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In this tale of two cities, dysfunction is the theme

If this is a contest, it's hard to discern the leader.

Representatives of the Port Richey and New Port Richey city governments staged their own brand of one-upmanship over the past week in a battle of bizarre behavior. By Friday, people must have wondered if they were watching a real-life version of Dumb and Dumber.

It started in Port Richey _ naturally _ when we learned the city manager, earlier in the year, had agreed to sign up as a director of a nonprofit agency run by one of his bosses _ a City Council member. This is actually tame compared with some of the other shenanigans that have gone on in Port Richey, but it still showed an inability to separate personal and professional obligations.

Tom Finn made sure the bad press was short-lived. Finn, sitting on the dais at the New Port Richey City Council meeting Tuesday evening, called for the resignation of council member Virginia Miller.

Her transgression? She accused Finn of sexual harassment. Her husband, Bob, had more choice words. He acknowledged he told Finn he would kill him if Finn touched his wife again.

Finn said he merely tapped Miller on the shoulder while they were both at an out-of-town conference on redevelopment. Miller won't detail what happened, except to say that she doesn't consider a shoulder tap to be sexual harassment.

So the public is left with he said, he said.

But he said plenty. Referencing terrorist activities, Finn said that if Miller didn't resign, or if the council didn't take steps to remove her from office, he would file a criminal complaint, charging Miller and her husband with assault.

Of course, Finn added that he would be satisfied with an apology. Talk about a sledgehammer approach.

Just more goofiness among an increasingly dysfunctional council. Already, city residents have been treated to temper tantrums, walkouts and a promised resignation that never materialized. Now, we've got allegations of sexual harassment and threats of physical violence and criminal charges.

These people don't need Jerry Seeber. They need Jerry Springer.

Port Richey, however, can skip the trash-television host. That city has trash-mouth council member Joe Menicola.

Just when the behavior in New Port Richey elevated the embarrassment, Menicola turned the spotlight right back on Port Richey.

Police investigative files released this week revealed Menicola, in profanity-laced diatribes, declared war on his city's Police Department and threatened the job of Chief William Downs after police ticketed Menicola's 32-year-old son last year for speeding and failure to wear a seat belt.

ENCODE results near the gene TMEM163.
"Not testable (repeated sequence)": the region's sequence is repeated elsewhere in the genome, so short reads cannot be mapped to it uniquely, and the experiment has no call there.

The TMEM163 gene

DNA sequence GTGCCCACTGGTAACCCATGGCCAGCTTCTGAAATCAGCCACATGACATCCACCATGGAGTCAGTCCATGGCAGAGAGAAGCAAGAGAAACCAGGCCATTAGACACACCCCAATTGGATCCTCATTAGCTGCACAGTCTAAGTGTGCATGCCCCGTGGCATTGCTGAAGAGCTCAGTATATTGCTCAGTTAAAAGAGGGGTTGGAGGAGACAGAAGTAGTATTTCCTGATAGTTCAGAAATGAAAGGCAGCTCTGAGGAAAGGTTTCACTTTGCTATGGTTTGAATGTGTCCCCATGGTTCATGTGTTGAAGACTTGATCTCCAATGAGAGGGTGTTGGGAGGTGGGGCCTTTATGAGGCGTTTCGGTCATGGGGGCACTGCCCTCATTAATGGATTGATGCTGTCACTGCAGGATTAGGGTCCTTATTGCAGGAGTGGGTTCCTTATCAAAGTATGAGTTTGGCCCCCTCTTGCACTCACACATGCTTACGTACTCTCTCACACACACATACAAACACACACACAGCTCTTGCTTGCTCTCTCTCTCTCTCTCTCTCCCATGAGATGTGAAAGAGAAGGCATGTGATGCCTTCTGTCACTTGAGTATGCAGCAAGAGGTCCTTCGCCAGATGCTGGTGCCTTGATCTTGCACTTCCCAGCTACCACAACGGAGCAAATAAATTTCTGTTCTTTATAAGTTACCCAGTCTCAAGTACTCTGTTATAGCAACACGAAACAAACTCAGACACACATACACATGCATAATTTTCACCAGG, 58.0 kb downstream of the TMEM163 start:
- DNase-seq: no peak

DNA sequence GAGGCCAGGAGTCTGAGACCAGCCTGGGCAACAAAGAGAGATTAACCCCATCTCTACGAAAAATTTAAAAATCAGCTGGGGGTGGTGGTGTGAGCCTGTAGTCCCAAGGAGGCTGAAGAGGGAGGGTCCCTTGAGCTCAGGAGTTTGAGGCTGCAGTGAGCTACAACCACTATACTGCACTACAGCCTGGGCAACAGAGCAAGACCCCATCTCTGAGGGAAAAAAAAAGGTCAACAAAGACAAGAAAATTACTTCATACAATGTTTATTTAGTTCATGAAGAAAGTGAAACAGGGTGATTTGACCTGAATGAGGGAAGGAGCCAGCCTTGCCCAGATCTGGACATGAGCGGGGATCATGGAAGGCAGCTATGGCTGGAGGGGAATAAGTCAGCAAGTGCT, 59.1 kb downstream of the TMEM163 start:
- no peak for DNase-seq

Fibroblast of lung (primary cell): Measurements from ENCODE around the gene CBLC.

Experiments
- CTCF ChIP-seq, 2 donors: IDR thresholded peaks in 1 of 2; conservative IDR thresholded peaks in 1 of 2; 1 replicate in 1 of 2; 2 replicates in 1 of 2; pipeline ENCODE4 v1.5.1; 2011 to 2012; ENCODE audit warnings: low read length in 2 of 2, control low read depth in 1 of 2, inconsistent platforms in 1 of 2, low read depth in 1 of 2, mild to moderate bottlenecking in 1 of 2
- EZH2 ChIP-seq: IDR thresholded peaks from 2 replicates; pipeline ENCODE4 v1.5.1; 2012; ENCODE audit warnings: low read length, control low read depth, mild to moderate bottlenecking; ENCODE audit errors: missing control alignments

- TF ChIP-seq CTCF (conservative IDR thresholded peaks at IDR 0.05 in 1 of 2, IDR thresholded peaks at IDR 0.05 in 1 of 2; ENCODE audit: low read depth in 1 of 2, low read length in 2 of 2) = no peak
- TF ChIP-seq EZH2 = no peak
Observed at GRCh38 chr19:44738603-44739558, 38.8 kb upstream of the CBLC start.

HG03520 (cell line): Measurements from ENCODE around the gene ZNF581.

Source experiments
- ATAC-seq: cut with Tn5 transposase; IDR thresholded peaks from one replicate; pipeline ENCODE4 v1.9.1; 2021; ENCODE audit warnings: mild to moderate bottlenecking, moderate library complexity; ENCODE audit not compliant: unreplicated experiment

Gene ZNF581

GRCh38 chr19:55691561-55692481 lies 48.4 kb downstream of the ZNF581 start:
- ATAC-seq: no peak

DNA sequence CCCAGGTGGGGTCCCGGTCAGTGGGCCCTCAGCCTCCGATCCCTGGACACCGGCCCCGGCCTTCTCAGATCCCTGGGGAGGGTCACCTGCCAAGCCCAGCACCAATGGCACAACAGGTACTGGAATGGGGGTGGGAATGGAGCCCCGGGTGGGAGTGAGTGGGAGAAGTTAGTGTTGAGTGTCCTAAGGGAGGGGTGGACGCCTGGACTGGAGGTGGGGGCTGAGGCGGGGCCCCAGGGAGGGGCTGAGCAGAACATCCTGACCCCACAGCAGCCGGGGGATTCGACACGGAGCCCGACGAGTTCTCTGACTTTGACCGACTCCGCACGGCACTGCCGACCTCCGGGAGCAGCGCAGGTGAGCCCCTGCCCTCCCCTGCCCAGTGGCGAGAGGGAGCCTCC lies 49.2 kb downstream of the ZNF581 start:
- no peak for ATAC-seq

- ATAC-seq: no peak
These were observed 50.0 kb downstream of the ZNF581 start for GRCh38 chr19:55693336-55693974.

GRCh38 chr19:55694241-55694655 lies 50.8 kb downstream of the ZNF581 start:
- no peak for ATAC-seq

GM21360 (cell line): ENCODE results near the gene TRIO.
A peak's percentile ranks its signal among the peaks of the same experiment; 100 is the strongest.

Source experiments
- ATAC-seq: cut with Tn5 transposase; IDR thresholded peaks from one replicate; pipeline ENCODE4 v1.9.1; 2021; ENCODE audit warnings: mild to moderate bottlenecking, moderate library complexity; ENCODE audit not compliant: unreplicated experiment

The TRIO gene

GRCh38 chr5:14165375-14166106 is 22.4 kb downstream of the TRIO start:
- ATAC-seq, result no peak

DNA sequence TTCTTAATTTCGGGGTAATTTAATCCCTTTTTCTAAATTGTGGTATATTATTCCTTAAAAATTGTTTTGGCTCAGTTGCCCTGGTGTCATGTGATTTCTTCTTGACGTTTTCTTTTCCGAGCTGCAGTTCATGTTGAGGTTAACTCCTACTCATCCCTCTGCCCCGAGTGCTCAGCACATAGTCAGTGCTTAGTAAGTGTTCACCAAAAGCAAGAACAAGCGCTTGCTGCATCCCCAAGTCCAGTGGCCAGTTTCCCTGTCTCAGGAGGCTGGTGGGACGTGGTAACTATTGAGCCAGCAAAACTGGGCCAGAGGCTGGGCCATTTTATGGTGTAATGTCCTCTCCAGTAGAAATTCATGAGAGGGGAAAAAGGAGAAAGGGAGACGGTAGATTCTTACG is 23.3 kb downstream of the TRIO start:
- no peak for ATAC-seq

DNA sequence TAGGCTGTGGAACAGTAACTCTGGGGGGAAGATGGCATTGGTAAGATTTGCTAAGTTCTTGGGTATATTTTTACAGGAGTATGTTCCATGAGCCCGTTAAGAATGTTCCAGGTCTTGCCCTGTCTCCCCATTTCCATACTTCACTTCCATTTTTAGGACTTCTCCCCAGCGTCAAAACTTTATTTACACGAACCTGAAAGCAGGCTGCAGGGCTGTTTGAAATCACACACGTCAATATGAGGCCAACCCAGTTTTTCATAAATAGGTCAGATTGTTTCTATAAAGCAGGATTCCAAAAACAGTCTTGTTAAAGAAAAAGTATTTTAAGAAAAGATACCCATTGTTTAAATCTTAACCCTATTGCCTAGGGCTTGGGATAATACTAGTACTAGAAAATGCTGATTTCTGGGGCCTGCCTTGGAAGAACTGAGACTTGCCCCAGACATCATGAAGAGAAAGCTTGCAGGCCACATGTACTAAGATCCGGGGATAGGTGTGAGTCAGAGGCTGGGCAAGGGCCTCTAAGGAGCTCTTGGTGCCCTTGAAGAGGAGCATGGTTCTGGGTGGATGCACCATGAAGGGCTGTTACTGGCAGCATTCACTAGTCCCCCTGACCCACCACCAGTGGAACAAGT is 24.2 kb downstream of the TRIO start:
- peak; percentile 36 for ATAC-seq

"Didn't even extend a courtesy when he saw the last name," Menicola complained about the officer.

Menicola's lack of decorum is astounding. And we don't just mean his barnyard language.

He insulted the officer, referring to him as fat in a recorded message left on City Manager Vince Lupo's answering machine.

He tried to influence public safety operations. He approached the minister at the Baptist church where officers had established their radar zone on Washington Street and told him that allowing police in the parking lot reflected poorly on the church.

He called the radar zone "nonsense" and said it would be better suited on U.S. 19 because police were harassing nearby residents. Menicola, it should be noted, lives nearby and has said previously he drives on Washington Street every day.

Incidentally, notations on the Police Department logs indicate officers issued 145 tickets over a seven-day period. Only six went to city residents. So much for hassling the locals.

Menicola also threatened Downs' job, telling Lupo that three votes ended any argument and later said he could make sure Downs was back walking a beat.

City employees answer to Lupo, not the council. Yet when Menicola discovered the Times had the investigative report, he said he suspected it was leaked for political reasons, possibly by a city employee. "I will have that person's job," he boasted.

He still doesn't get it.

Is it any wonder Menicola turned down a chance to amend the City Charter to add penalties for council members who butt into the day-to-day operations of the city?

It was some week. Tom Finn vs. Joe Menicola.

Yes, it's hard to say who's winning this contest. The loser, however, is easy to identify.

It's the public.

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